— Linda Jue & ExposeFacts.org
(Excerpt from ExposeFacts.org's news update)

It was my huge privilege to have Gavin or “Big Man” as I always called him as a friend and comrade for over 45 years. “Big Man” seemed appropriate not simply because of his large size but because of his 100% whole-hearted enthusiasms. Gavin was truly “larger than life”... — Martin Tomkinson

It was my huge privilege to have Gavin or “Big Man” as I always called him as a friend and comrade for over 45 years. “Big Man” seemed appropriate not simply because of his large size but because of his 100% whole-hearted enthusiasms. Gavin was truly “larger than life”.

The last time I saw him - a few weeks before his untimely demise - our mutual friend Mike Gillard and I took Gav to the Pizza Express near his home. Despite his illness Gavin was in top form that night, buttonholing a slightly startled waitress and telling her to put “the most garlic you have ever put on a pizza” for him. That was Gavin whose defining characteristic was his unflinching commitment to whatever his restless mind chose to do. From his early days in Chicago as a Teamster organiser through to his vital role in setting up CIJ, Gavin never exerted less than maximum effort. (He once told me that as a Teamster official in the notoriously corrupt Chicago Teamsters Union he always slept with a shotgun by his bedside).

His preferred medium was film and he was responsible for a whole series of investigative films giving voice to the oppressed and to the underdog. Although he always described himself as a revolutionary socialist, Gavin’s socialism was never of the arid, sectarian variety. He was pragmatic enough to seek out allies in the most unlikely places. The point was to DO something rather than sit around bemoaning the state of the world.

He leaves in place a thriving CIJ which since 2003 has grown beyond all recognition to the tiny cubby- hole that City University gave him as an office. Dozens of currently employed journalists and film-makers owe their start to Gavin’s determination to ensure that despite the parlous state of mainstream journalism all over the world, a new generation of questioning and committed seekers after truth would flourish.

As was second nature to a man of Gavin’s beliefs, internationalism was in his bloodstream. The range of his friendships was staggering. His almost superhuman enthusiasm and energy served to light a fire in the breasts of like-minded people from Mexico to Iceland, from Egypt to the Ukraine. The best possible tribute all of us can pay this wonderful man is to ensure that his efforts are rewarded by the further growth of CIJ. There could be no better example of what can be achieved by a determined spirit and big heart.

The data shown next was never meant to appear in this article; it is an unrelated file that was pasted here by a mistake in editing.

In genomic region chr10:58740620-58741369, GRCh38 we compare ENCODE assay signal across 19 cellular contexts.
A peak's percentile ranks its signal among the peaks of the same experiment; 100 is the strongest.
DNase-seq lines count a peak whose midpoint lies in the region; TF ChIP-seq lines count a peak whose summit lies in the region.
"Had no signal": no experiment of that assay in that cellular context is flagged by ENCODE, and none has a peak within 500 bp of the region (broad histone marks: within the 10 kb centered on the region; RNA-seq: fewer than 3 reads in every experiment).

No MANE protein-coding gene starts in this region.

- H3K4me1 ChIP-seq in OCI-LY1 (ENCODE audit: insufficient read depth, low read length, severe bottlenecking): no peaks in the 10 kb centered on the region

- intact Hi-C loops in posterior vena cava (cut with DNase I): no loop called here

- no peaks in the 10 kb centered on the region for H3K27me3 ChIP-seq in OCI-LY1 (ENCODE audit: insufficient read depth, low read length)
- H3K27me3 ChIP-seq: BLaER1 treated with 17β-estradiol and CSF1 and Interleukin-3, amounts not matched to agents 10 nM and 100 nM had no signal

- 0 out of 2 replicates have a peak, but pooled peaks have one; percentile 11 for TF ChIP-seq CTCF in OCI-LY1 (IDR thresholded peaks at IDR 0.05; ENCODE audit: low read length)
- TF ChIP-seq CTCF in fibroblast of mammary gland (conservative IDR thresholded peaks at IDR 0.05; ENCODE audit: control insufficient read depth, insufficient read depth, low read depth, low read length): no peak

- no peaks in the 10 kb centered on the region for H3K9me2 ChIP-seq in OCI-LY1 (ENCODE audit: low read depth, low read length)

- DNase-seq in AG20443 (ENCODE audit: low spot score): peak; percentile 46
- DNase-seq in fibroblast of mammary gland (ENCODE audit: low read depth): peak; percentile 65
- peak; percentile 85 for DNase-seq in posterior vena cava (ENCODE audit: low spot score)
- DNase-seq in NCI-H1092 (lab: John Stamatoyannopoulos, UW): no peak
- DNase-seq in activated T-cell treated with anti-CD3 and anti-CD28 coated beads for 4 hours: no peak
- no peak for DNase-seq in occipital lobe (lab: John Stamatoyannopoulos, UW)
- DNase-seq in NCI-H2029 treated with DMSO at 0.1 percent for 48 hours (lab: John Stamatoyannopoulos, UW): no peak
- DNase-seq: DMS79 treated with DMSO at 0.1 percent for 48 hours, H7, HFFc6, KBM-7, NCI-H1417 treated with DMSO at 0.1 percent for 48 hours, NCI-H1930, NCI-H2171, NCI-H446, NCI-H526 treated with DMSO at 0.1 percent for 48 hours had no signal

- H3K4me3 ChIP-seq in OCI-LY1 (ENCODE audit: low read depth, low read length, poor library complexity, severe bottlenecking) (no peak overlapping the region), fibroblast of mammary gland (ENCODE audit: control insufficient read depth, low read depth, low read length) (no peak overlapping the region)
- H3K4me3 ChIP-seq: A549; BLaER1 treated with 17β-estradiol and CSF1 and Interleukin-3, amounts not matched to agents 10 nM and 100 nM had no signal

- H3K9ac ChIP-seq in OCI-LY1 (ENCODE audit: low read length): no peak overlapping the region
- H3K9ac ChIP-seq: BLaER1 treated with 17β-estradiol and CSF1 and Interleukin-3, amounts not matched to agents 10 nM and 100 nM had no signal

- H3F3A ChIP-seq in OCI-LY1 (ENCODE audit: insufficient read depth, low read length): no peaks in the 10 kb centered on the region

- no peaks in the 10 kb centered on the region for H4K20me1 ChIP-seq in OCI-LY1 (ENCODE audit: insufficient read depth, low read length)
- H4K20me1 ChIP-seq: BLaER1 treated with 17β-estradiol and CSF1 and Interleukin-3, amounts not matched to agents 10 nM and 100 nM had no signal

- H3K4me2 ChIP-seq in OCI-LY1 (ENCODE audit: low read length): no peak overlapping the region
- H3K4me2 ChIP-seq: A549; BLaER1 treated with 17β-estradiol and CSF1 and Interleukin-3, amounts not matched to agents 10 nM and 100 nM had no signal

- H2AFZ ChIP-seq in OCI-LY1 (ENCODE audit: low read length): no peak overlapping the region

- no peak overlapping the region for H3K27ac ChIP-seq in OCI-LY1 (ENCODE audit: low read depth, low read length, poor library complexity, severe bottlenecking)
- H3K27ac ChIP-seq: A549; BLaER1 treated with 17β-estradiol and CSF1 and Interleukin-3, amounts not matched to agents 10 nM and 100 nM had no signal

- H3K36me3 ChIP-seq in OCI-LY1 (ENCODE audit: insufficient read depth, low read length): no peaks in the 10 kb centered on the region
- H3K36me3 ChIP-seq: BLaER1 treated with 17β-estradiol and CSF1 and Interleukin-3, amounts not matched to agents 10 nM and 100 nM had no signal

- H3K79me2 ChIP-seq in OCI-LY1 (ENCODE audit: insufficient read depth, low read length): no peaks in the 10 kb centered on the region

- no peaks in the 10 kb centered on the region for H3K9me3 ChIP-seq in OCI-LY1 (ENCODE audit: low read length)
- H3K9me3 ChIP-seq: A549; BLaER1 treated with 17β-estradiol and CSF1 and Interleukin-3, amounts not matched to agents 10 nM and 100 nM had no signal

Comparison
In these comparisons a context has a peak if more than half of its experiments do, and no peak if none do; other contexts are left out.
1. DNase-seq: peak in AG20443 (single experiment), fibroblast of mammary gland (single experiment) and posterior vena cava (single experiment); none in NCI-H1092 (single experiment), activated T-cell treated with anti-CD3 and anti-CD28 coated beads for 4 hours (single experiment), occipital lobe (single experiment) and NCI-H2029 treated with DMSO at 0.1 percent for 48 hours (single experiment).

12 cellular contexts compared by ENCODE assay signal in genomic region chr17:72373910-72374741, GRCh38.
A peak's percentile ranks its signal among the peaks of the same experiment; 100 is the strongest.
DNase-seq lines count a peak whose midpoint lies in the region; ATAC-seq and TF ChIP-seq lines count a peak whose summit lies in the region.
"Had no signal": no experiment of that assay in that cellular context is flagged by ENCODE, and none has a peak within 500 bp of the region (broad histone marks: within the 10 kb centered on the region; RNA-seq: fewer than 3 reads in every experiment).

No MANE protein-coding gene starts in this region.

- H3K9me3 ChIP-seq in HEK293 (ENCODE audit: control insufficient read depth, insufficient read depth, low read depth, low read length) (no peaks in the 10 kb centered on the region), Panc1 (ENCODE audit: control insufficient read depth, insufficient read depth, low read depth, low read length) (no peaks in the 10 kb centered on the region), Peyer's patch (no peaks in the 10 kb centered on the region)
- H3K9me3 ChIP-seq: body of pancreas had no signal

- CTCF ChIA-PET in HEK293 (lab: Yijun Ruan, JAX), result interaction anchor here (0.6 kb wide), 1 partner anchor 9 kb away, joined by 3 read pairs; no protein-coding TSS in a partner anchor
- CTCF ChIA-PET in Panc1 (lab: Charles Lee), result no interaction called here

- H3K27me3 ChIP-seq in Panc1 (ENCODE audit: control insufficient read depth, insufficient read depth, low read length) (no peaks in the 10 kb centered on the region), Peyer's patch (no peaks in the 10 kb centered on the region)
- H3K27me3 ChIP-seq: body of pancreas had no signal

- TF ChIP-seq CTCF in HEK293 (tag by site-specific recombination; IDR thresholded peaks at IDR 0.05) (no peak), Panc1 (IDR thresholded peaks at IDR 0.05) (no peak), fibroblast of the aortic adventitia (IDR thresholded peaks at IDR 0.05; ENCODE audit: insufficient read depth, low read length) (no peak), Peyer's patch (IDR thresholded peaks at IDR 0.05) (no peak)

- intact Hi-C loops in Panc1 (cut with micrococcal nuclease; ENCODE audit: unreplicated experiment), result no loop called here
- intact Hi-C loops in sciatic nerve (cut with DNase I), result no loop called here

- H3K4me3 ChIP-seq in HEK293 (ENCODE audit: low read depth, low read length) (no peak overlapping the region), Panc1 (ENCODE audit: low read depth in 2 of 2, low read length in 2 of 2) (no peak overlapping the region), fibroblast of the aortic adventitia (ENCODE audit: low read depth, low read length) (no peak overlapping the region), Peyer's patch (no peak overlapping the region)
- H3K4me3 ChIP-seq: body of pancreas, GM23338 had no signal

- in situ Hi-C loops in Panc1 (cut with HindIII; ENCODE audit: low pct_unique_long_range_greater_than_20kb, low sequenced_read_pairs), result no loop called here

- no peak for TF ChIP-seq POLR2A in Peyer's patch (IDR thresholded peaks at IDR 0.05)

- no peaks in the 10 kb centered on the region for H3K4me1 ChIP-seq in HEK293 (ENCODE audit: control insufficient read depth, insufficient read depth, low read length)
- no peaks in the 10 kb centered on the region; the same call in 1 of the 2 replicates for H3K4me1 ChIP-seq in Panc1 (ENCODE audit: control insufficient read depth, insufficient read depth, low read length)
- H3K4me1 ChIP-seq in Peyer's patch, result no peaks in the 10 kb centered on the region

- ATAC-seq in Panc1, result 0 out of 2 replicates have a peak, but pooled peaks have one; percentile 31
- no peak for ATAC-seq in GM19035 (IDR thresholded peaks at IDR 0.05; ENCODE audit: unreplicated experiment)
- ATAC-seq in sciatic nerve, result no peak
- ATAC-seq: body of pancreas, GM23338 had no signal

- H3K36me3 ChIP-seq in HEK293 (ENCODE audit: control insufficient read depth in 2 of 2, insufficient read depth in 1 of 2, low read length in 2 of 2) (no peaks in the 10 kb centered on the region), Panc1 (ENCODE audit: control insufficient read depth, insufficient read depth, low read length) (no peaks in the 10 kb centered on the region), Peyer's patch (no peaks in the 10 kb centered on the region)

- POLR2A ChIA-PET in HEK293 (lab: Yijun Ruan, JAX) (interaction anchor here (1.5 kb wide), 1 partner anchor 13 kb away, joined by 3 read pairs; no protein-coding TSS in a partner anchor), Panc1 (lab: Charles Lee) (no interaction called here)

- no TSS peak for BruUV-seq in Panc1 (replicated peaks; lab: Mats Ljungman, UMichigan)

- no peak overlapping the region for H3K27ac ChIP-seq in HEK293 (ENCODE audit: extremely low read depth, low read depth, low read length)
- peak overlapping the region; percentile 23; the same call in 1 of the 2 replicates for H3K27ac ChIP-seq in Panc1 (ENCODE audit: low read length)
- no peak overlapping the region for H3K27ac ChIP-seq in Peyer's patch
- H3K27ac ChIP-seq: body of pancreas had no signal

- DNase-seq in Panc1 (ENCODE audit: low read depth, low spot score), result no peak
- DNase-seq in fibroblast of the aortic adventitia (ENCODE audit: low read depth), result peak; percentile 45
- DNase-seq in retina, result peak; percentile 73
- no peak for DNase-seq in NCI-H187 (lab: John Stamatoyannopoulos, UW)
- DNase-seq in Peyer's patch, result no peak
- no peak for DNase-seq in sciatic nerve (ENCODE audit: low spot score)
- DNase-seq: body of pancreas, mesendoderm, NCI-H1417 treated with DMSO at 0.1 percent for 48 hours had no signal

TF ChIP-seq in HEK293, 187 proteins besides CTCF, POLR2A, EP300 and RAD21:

The world is a poorer place without you Big Man but I finish with the old invocation used by folk-singer Woody Guthrie and the old Wobblies “Don’t Mourn. ORGANISE”.

Salud Old Comrade.

— Martin Tomkinson

We owe Gavin a huge amount because The Whistler has helped so many who never even met him.  He gave us a voice through CIJ and Logan, and always gave jovial encouragement, at CIJ events or cheerfully transporting Edna's Law placards in his car.  Looking back now at event videos we recall how inspirational he was in just a few words... — Christine England & The Whistler

We owe Gavin a huge amount because The Whistler has helped so many who never even met him.  He gave us a voice through CIJ and Logan, and always gave jovial encouragement, at CIJ events or cheerfully transporting Edna's Law placards in his car.  Looking back now at event videos we recall how inspirational he was in just a few words.

Gavin's support included "pest control"! eg neatly removing a money-chasing lawyer touting for business at a Whistler pub meeting.

While some helped only high-profile cases, or big money ones, or were anti-Chelsea Manning, Gavin was absolutely clear that he supported ALL truthtellers, and co-founded The Whistler to do so. When other organisations said “move on”, Gavin agreed with us that there can be no moving on until wrongdoing or risk is put right.  So that’s how we will honour his memory best, by continuing to fight for justice and accountability - because the great man would expect nothing less.

— Christine England & The Whistler

Once I stumbled on the name Gavin. Didn't know how much of a difficult task it was to manage TCIJ. That did Gavin with ease, passion and pleasure. When I fell in love with investigative journalism as an undergraduate, it was Gavin's works that deposited that light in me from the continent of Africa, from Nigeria. Though he passed on, his works lives in me, in you. — Sunday Orji